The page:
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DCNS adds OpenHydro to offshore plans

French naval giant DCNS has taken a controlling stake in Irish tidal-power technology outfit OpenHydro, as the next step in an expansion into ocean energy that will include development of floating wind farms.

DCNS is spending some €130m ($172.7m) increasing its current 11% holding in OpenHydro to 59.7% following last year’s trials of its 16-metre-diameter ring-shaped turbine off the coast of Brittany, western France.

The company is targeting annual revenue from the tidal power sector of €1bn by 2025.

DCNS chief executive Patrick Boissier says the company is “on track” with its wider ambition of doubling its overall revenue by the end of the decade from 2009 levels of €2.4bn through a portfolio of developments in offshore wind, wave, tidal and ocean thermal-energy conversion.

It is cooperating with compatriot wind turbine maker Vergnet on a 1MW floating design based on a semisubmersible platform it hopes to develop into a 5MW version for a five-unit pilot wind farm by 2018.

Tests of the prototype, which will feature Vergnet’s two-bladed rotor, are slated for a site off the coast of Brittany in 2014. “There is a huge potential for floating wind [turbines] as you can take advantage of stronger winds further offshore,” says Boissier.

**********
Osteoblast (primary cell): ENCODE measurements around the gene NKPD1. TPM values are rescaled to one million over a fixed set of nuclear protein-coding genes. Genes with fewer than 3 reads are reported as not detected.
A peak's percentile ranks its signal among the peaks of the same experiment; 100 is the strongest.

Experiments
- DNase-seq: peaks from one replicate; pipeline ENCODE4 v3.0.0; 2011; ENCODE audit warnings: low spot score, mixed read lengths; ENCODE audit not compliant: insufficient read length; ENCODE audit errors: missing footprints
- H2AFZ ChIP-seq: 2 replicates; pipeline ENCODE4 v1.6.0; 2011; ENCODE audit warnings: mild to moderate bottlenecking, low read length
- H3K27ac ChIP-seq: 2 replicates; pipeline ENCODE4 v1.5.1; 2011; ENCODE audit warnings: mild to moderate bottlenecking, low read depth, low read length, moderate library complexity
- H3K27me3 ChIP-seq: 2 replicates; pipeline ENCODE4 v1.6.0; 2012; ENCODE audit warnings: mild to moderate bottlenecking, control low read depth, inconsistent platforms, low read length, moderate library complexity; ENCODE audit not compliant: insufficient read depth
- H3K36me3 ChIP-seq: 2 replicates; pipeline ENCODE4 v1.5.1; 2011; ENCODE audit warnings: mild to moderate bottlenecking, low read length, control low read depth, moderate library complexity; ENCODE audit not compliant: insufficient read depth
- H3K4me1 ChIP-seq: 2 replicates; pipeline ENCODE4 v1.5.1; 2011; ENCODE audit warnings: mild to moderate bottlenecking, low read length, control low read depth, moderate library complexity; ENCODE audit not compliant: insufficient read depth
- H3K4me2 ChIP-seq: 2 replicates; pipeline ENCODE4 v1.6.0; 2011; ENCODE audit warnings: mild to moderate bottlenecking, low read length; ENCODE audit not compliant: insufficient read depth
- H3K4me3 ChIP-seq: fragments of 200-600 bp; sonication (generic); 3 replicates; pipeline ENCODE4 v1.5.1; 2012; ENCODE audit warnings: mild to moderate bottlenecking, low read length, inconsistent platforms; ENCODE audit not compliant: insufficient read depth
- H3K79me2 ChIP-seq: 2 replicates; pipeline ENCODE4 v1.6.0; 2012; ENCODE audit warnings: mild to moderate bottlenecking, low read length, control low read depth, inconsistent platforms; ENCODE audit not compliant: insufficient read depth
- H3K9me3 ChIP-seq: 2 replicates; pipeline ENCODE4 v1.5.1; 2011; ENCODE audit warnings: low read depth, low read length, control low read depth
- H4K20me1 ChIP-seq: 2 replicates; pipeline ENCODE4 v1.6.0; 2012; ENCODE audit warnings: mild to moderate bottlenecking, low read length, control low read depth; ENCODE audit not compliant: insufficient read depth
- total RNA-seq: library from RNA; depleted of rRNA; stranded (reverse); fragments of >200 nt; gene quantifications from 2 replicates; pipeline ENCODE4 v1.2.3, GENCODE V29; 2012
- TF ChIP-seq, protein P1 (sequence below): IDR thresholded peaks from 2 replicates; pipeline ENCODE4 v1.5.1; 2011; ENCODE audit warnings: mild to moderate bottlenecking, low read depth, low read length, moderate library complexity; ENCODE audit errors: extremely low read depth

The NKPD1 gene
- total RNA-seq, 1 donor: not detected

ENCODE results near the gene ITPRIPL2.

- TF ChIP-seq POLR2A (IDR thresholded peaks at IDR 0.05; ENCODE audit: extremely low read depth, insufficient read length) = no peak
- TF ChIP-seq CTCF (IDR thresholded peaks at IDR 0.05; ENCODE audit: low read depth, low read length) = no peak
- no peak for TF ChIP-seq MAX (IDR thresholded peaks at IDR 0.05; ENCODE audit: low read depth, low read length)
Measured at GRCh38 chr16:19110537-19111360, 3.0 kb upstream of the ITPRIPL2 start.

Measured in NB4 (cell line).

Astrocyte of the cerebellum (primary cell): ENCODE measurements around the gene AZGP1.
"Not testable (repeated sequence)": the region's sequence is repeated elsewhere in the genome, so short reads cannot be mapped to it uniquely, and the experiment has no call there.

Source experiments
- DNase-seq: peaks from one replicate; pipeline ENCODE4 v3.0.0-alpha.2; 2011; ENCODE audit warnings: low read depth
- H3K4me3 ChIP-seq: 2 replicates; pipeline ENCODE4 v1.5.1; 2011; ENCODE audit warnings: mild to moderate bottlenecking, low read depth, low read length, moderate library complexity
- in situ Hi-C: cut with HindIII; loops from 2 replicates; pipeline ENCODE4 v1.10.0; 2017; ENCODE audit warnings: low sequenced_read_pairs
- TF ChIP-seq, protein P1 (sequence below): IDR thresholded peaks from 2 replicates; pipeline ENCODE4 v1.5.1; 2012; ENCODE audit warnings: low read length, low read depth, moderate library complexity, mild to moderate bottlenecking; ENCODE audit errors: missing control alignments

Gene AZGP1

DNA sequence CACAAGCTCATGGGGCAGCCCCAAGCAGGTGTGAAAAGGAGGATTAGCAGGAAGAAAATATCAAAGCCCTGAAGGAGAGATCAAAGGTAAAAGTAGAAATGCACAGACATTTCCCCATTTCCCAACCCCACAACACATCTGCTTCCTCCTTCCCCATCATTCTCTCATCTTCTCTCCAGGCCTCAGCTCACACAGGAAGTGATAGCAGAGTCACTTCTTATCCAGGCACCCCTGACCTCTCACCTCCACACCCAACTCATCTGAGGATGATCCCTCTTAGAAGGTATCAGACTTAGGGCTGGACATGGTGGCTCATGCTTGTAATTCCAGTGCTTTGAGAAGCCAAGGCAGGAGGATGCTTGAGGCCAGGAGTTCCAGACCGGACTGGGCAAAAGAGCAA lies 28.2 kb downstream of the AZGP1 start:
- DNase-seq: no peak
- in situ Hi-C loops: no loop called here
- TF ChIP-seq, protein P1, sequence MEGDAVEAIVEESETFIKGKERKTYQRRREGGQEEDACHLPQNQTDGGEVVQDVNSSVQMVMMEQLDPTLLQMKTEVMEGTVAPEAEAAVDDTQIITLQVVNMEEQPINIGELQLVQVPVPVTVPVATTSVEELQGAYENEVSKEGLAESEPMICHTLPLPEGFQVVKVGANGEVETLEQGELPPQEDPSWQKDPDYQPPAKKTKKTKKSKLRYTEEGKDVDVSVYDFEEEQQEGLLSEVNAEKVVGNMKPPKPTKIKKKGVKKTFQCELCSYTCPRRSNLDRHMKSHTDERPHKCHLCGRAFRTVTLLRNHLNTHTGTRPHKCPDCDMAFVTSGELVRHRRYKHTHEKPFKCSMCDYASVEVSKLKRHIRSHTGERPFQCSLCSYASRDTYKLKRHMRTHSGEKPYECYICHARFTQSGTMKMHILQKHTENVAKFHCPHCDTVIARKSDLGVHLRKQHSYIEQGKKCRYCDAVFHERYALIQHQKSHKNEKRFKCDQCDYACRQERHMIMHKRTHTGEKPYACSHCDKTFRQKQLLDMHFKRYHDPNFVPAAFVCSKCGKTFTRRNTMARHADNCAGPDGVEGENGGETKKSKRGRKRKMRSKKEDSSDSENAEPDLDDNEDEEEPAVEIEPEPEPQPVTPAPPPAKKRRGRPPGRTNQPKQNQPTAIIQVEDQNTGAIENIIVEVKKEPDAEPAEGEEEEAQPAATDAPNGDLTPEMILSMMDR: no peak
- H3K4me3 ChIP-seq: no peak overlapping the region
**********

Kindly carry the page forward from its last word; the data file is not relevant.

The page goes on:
“The oceans will play an increasing role in the planet’s future so we are defining ourselves as inventing high-tech solutions to sensibly secure undeveloped sea [power] potential,” he adds. “Tidal power is a market equivalent to some 60 nuclear reactors.”

“DCNS and OpenHydro are quite different companies but teaming up we will cross-fertilise. OpenHydro is a specialist in the generation of electricity, development of sites and installation at sea of turbines; to this, DCNS will bring competences in the marine environment, in contracting complex systems and industrial processes.”

“We want to preserve [OpenHydro] start-up culture but we want to add our networks and abilities to sustain long-term projects.”

OpenHydro is currently partnering on projects in Canada, the US, Ireland, Scotland and France with a total potential capacity of over 1GW, including SSE Renewables’ 200MW Cantick Head development planned for Scotland’s Pentland Firth.

“This represents only a small percentage of the overall market available,” notes OpenHydro chief executive James Ives.

DCNS and OpenHydro have been working on a pilot development of four 2MW turbines for French utility EDF as part of the €40m Paimpol-Bréhat project, located in 35 metres of water off the island of Bréhatas.

DCNS announced last March that it planned to set up an industrial facility in the Port of Cherbourg in France, for the serial-manufacture of full-scale tidal power turbines, with expectations the base will be fabricating some 100 machines a year by 2018.

“For each zone where there will be tidal energy developments we will have to create an industrial base to assemble the turbine and later repair and maintain them,” adds Boissier.

DCNS is also involved with development of the WaveRoller and Carnegie Energy wave devices.

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